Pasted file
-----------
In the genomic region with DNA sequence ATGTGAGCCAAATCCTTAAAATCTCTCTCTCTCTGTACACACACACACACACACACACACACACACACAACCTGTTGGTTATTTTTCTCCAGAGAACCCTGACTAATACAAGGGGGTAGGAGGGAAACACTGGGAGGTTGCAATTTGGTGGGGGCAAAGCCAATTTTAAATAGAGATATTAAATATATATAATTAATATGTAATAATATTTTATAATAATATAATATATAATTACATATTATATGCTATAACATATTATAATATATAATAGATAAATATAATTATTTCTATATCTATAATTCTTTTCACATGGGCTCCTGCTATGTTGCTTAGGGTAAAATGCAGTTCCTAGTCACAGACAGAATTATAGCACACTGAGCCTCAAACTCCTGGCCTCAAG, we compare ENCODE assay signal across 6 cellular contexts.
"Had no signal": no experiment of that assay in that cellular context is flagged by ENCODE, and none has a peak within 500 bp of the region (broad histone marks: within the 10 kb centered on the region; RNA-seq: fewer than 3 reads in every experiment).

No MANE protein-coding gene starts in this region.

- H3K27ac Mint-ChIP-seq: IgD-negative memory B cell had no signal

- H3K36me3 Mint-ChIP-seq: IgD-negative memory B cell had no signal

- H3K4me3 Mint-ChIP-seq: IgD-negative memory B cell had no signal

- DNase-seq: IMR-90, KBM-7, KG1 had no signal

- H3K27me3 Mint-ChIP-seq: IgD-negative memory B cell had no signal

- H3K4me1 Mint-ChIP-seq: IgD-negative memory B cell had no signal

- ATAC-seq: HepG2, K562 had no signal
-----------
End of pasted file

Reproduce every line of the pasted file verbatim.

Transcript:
In the genomic region with DNA sequence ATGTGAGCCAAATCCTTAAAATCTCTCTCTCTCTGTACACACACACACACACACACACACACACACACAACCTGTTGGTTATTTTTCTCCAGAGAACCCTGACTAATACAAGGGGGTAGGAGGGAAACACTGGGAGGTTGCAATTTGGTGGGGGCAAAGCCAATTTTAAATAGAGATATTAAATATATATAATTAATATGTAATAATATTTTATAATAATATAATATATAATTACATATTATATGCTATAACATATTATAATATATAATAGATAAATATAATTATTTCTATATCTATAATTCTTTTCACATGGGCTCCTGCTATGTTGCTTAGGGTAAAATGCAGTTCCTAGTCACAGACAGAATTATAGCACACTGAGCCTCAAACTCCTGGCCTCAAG, we compare ENCODE assay signal across 6 cellular contexts.
"Had no signal": no experiment of that assay in that cellular context is flagged by ENCODE, and none has a peak within 500 bp of the region (broad histone marks: within the 10 kb centered on the region; RNA-seq: fewer than 3 reads in every experiment).

No MANE protein-coding gene starts in this region.

- H3K27ac Mint-ChIP-seq: IgD-negative memory B cell had no signal

- H3K36me3 Mint-ChIP-seq: IgD-negative memory B cell had no signal

- H3K4me3 Mint-ChIP-seq: IgD-negative memory B cell had no signal

- DNase-seq: IMR-90, KBM-7, KG1 had no signal

- H3K27me3 Mint-ChIP-seq: IgD-negative memory B cell had no signal

- H3K4me1 Mint-ChIP-seq: IgD-negative memory B cell had no signal

- ATAC-seq: HepG2, K562 had no signal